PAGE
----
As everyone knows, Councilman Scott Peotter has been up against a recall recently. It all started about two years ago when he got very vocal about his outdated opposition to gay marriage. Since his election, he has joined Councilwoman Diane Dixon on a number of controversial items including implementing a plan which got rid of the exact same number of fire rings as the previous council proposed (not “saving the fire rings”), AFFIRMING (not stopping) the Dock Tax, and while grabbing headlines for his promises to bring Dog Beach to a vote, wound up doing no such thing.
Dixon has publicly proclaimed her opposition to the recall, while simultaneously promising recall supporters behind the scenes that they have her “silent support” and also assuring insiders that she is doing everything she can to stop the recall.
Just like she promised to “Stop the Dock Tax” before affirming it.
Just like she promised to “Save Dog Beach” before attacking it.
Just like she promised to “lower taxes” before raising them.
Just like she promised to “help restore fiscal sanity” in our completely unfunded pension liabilities, then she increased them.
Just like she promised to “protect property rights”, before attempting to seize property rights.
Just like she promised to “promote our locally owned small businesses” before attacking them.
Anyway, last Thursday 10,688 signatures were turned in where only 8,445 were required.
Councilman Scott Peotter was not sitting on his hands, either, and came up with 1,783 signatures to rescind their vote to recall him. These were largely untargeted signature drives, and I expect we’ll see less than 20% who signed both. But for the sake of fun, let’s run the “extreme” numbers. If ALL of Peotters signatures match up, that still leaves 8,905 signatures for the recall petition– more than the 8,445 that are required to qualify.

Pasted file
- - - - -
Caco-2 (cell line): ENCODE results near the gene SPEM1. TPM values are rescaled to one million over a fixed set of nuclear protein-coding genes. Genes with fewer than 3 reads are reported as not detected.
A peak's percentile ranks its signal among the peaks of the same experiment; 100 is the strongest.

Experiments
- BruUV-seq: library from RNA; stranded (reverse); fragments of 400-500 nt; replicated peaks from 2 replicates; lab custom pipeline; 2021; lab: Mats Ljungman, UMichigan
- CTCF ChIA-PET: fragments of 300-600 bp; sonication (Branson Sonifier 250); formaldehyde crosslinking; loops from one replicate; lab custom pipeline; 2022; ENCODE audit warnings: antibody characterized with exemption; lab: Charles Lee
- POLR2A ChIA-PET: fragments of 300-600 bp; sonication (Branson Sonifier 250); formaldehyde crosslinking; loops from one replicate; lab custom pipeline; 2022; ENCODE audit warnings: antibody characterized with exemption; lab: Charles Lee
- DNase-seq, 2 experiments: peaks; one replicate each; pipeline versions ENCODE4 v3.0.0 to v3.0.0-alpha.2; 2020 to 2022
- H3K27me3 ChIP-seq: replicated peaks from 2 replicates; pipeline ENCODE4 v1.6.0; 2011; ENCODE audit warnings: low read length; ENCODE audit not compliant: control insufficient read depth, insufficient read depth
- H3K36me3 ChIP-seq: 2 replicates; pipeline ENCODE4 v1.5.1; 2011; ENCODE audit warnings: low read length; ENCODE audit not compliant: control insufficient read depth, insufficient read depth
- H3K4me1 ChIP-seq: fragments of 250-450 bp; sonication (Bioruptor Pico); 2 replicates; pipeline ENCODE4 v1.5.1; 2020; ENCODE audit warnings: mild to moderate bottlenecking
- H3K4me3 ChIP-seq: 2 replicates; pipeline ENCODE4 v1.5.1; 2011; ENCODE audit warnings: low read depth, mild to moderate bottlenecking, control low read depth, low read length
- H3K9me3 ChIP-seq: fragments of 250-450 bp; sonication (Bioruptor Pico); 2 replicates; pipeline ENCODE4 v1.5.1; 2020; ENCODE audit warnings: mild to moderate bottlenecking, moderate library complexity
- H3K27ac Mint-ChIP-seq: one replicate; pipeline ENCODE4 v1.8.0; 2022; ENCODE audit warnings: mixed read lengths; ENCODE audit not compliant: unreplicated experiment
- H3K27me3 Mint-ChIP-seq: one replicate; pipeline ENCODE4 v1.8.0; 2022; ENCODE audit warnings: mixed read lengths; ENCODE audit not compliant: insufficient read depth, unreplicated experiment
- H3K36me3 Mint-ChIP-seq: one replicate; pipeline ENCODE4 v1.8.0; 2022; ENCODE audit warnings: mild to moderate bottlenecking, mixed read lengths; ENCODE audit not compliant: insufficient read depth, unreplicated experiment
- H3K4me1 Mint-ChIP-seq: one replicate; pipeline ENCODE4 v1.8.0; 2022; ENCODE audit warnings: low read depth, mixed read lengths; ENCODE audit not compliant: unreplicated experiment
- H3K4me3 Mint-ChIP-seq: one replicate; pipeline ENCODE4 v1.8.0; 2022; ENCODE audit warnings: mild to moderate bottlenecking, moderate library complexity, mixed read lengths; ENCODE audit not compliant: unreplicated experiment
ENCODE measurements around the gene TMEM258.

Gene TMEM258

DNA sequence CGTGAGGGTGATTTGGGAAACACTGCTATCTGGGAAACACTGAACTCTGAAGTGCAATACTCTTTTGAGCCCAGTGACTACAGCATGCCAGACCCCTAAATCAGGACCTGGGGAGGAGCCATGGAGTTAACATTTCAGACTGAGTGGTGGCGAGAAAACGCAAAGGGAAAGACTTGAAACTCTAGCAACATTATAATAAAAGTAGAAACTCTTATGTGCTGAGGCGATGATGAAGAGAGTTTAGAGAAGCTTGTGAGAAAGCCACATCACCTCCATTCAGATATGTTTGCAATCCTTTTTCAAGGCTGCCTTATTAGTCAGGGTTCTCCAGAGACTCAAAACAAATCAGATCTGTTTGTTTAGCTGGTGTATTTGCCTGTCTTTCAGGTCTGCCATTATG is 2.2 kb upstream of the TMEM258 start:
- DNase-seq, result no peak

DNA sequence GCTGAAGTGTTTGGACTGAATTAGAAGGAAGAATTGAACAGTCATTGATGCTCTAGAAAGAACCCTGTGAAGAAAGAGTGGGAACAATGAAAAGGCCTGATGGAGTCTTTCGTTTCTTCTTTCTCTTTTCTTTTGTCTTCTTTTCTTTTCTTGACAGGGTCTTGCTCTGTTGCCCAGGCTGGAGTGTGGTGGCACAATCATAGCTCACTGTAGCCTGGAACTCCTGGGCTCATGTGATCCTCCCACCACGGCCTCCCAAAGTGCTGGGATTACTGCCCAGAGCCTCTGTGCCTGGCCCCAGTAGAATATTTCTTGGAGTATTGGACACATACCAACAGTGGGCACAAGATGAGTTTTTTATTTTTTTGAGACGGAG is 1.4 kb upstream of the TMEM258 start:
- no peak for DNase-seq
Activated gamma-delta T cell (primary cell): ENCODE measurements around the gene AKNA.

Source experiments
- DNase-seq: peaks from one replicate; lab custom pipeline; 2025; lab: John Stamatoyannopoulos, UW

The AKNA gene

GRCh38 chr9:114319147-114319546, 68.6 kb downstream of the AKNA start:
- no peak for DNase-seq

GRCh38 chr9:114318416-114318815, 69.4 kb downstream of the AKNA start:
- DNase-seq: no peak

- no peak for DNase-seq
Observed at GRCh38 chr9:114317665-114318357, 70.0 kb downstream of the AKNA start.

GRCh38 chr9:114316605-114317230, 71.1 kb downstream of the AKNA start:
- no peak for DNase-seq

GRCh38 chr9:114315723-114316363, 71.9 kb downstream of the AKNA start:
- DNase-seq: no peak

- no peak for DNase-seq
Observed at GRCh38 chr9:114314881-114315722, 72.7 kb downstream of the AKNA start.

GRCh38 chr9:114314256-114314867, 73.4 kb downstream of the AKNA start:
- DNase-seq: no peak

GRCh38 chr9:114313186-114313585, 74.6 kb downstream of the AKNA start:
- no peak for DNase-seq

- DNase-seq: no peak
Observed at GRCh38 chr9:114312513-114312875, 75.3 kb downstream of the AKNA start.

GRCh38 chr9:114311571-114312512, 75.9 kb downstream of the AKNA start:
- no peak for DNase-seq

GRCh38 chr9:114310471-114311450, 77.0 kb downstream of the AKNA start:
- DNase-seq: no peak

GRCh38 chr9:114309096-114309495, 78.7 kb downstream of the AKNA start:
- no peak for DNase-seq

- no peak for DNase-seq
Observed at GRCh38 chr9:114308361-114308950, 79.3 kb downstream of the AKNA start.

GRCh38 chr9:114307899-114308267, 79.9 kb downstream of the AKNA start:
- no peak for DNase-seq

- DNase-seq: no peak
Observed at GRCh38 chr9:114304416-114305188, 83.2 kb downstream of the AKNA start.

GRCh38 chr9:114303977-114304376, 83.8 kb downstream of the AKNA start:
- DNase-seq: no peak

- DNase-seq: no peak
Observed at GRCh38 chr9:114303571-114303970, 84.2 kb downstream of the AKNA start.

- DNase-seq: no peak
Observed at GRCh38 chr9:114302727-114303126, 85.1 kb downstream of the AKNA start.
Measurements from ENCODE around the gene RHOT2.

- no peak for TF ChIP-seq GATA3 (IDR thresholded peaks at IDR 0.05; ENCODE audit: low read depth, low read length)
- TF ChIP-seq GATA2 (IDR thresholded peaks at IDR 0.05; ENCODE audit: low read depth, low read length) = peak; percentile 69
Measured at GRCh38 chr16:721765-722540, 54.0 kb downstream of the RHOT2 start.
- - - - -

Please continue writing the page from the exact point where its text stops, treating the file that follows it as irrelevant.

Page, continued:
The rejection rate on signatures is about 20% due to one of the following reasons:
- duplicate signatures
- non-matching addresses with the registrar
- not registered to vote
- not registered to vote in the area
- non-matching signature
Without the rescission letters, the campaign has a 21% margin of error– which would work perfectly. With the rescission letters, I expect this is going to be a real nail-biter for everyone.
Peotter’s crazy comments on gay marriage and his general carelessness towards others are what really kickstarted this recall petition, but according to many emails flying around, it was him joining up with Dixon that really pushed this over the edge.
The Registrar of Voters is now set to verify every single signature inside of the next thirty working days (this excludes holidays and weekends). If there are a sufficient number of valid signatures, then the next city councilmeeting the City Clerk will announce a date for a vote on the recall. This puts Dec 12th as the likely announcement date.
A recall election is structured differently than a normal election, and destroys the typical “power of incumbency”, because the ballot will have two subsets of questions: 1) Do you want to recall Scott Peotter?, and 2) If you do, which of the following candidates do you support?
If more than half of the people vote to recall Peotter (which in a recall election, they surely will), then he is gone. Then, the most popular vote of the other candidates gets his seat.
However, if the recall fails, Peotter will emerge as a seemingly untouchable figure in local politics and take all the money and power that comes along with that– a very dangerous spot to have a politician be in.
A recall election has never been done before in Newport Beach, and if this is successful it will send a powerful message to councilpeople that “this can happen to them”– which is exactly what we need our government to know.
So far, the people interested in running for his seat include Mike Toerge, a former city planning commissioner who already ran against Peotter in 2014, and Joy Brenner, a Newport Beach local who is pretty much loved by everyone who has ever met her. This should be an interesting race to watch unfurl!